According to the morals of urban area residents in Japan, the assumption that “it is scenery [viewable] from public roads and therefore it must be public” is in fact incorrect. Quite the contrary, [these morals state that] “people walking along public roads must avert their glance from the living spaces right before their eyes”.
"The iPhone was welcomed here with long lines of gadget fans. But it’s also being seen as shockingly alien to this nation’s quirky and closed mobile world… For example, young people in Japan take for granted the ability to share phone numbers, e-mail addresses and other contact information by beaming it from one phone to another over infrared connections. Being without those instantaneous exchanges would be the death knell on the Japanese dating circuit," Kageyama reports. "While the iPhone has Bluetooth wireless links, it has no infrared connection." "Also missing from Steve Jobs’ much-praised design: a hole in the handset for hanging trinkets. Westerners may scoff at them as childish, but having them is a common social practice in Japan," Kageyama reports.
This is a good example of the tension between centralization and specialization of service and control. Making one device or service for all is a very cheap process; however, making it fit the long tail requires intense resources for customization and is harder to achieve.
I have always been very excited about this but have been putting it off. However, the IEEE doesn’t want to let us on-the-edge engineers rest in peace – they went ahead and dedicated an entire issue of Spectrum magazine on embedding RFIDs inside human bodies. Reading about the experiences of the few people who have done it helps reduce the anxiety around it and very strongly tempts me to go ahead and get it done. I have already looked up online about where I can order the RFID chips and readers from. I am at the last step – I need to order it and schedule an appointment with a doctor to perform the 3 minute insertion procedure.
I suggested this idea to fellow students at SI and have got many concerned responses – why do you want to make it easy for the Big Brother? Is it safe? What’s the point?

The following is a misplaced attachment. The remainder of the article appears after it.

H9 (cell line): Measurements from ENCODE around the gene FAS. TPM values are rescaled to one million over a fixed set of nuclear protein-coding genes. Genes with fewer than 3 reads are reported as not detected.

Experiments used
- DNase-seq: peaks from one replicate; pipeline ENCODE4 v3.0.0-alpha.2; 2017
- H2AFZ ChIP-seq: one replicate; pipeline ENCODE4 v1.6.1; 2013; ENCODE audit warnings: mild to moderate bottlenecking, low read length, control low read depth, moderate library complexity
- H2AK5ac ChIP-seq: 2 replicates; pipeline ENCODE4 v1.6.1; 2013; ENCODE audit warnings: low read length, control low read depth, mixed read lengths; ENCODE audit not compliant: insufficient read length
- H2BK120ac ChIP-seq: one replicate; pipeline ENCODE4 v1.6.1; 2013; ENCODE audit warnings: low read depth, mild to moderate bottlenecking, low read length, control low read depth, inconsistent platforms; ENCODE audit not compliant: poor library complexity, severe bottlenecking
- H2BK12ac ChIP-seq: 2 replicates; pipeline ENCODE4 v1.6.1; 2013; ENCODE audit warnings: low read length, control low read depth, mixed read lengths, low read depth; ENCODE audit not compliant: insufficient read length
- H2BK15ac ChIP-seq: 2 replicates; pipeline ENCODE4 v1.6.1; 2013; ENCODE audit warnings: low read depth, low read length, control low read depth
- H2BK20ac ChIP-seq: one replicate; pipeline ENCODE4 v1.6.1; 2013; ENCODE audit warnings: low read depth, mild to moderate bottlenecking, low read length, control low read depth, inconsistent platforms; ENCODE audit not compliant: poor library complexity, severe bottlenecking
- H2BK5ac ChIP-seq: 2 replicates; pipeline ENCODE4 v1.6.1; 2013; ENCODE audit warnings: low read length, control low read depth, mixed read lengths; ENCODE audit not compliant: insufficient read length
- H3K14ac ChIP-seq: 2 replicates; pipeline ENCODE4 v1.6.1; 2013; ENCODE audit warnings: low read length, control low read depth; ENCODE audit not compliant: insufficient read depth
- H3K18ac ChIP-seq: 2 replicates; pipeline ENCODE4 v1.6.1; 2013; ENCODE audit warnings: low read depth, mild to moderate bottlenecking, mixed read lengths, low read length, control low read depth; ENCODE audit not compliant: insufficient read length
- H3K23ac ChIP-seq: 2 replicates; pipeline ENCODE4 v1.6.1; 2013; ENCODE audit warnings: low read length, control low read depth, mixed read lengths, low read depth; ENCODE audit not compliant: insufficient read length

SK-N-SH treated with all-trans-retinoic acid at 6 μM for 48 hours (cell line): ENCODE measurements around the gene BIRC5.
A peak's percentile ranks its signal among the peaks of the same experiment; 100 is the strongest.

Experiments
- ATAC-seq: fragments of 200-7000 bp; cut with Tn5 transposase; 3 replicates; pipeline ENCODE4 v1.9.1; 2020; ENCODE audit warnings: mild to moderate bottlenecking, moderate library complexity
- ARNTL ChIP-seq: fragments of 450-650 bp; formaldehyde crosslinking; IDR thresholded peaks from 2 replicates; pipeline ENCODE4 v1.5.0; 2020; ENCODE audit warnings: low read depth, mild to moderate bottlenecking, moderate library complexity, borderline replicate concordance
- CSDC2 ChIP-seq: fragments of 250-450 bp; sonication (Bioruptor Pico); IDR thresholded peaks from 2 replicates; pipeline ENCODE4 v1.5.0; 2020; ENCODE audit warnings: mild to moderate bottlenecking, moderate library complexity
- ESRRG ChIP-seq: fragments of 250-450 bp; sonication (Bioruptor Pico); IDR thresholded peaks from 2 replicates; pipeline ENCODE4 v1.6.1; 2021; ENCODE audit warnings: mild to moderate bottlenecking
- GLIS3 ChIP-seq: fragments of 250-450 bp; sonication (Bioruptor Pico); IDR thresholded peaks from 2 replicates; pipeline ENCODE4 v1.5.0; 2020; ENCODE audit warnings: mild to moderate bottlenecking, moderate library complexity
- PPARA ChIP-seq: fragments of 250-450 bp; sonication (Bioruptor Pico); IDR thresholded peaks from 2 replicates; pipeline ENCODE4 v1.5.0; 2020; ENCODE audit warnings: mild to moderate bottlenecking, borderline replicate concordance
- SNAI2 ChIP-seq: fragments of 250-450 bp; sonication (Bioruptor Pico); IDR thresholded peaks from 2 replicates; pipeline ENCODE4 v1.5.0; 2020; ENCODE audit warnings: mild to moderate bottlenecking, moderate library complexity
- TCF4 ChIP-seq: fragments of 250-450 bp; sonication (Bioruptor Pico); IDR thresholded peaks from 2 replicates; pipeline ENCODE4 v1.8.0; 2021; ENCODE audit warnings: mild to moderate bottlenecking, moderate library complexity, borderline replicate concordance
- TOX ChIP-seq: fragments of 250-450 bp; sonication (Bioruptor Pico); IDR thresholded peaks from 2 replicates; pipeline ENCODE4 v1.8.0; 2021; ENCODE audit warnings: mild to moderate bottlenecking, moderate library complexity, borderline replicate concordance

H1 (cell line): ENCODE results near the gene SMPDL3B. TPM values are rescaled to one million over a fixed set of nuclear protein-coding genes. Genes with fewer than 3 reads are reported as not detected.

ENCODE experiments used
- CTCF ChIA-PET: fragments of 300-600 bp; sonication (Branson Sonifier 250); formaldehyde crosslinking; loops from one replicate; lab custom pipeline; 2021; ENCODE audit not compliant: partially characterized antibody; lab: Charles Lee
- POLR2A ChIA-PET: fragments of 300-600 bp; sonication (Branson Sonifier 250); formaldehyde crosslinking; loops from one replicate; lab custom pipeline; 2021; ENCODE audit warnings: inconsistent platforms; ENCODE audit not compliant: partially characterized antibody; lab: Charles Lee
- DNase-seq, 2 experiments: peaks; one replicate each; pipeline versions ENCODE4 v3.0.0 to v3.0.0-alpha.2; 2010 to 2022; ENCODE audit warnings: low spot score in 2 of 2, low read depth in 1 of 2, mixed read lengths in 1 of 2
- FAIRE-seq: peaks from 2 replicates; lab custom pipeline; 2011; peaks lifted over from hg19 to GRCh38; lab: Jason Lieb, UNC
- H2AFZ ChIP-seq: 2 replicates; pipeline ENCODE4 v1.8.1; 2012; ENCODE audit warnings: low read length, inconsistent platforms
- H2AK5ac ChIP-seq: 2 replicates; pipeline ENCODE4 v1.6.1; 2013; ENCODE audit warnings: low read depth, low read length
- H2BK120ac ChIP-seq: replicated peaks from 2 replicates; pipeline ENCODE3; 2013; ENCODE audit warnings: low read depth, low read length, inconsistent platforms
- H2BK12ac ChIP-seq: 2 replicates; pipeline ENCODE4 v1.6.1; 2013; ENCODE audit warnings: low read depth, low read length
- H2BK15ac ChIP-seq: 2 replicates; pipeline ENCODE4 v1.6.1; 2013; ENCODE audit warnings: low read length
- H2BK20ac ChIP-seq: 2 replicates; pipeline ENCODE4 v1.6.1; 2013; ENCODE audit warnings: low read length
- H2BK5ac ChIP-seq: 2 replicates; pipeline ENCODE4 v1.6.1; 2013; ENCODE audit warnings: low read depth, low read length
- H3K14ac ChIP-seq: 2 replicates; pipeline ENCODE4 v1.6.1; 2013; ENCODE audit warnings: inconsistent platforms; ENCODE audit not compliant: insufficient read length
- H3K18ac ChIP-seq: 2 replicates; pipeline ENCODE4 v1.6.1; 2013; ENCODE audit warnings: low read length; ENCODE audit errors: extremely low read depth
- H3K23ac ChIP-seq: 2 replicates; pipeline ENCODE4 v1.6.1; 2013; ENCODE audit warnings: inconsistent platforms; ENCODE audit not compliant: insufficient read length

Big Brother (Privacy): It’s a passive device for identification and authentication, just like finger-prints, so it is not as scary as the potential scenario of a GPS enabled chip that radios in to Big Brother at intervals. Safety: well, the IEEE seems to endorse it, they haven’t made active and scary disclaimers about the risks involved, if any. And animals have been RFIDed since a long time now. The point: Well, to be honest, there is no point. It’s only a cool thing to do, like getting a tattoo; just a more geeky tattoo. There is absolutely no compelling reason about why the RFID should be under my skin – can I really not be ok with it being in my pocket?
I wanted to find out what Google expresses to do with the extremely large amount of information it gathers from its social networking website Orkut. When going through the terms, I was felt happy for a second while I was mid-sentence, but it immediately turned to frown. I will explain why. This was the sentence I was reading.
You can terminate your account at any time. To learn how, click here. If you terminate your account, your profile, including any messages in your inbox, will be removed from the site and deleted from orkut servers. Because of the way we maintain this service such deletion may not be immediate, and residual copies of your profile information may remain on backup media.
It starts out by assuring that when you delete an account from Orkut, the profile gets deleted completely, and all messages in the inbox will be removed from the site and deleted from Orkut servers.
It sounds good on first read, but if you are familiar with Orkut you would realize that there is so much more information in your friends network, your scrap-book, your usage and communication statistics etc which will stay forever. They never make any explicit mention of this data.
Secondly, even if they mean to encompass all data using the meta-term “message”, the latter part of the sentence flushes down the effectiveness of the first sentence.
“… residual copies may remain on backup media…”. For how long? No mention.
Why can’t Google be more open and frank about how they intend to use and process the data and let people make a conscious choice rather than trying to mislead them?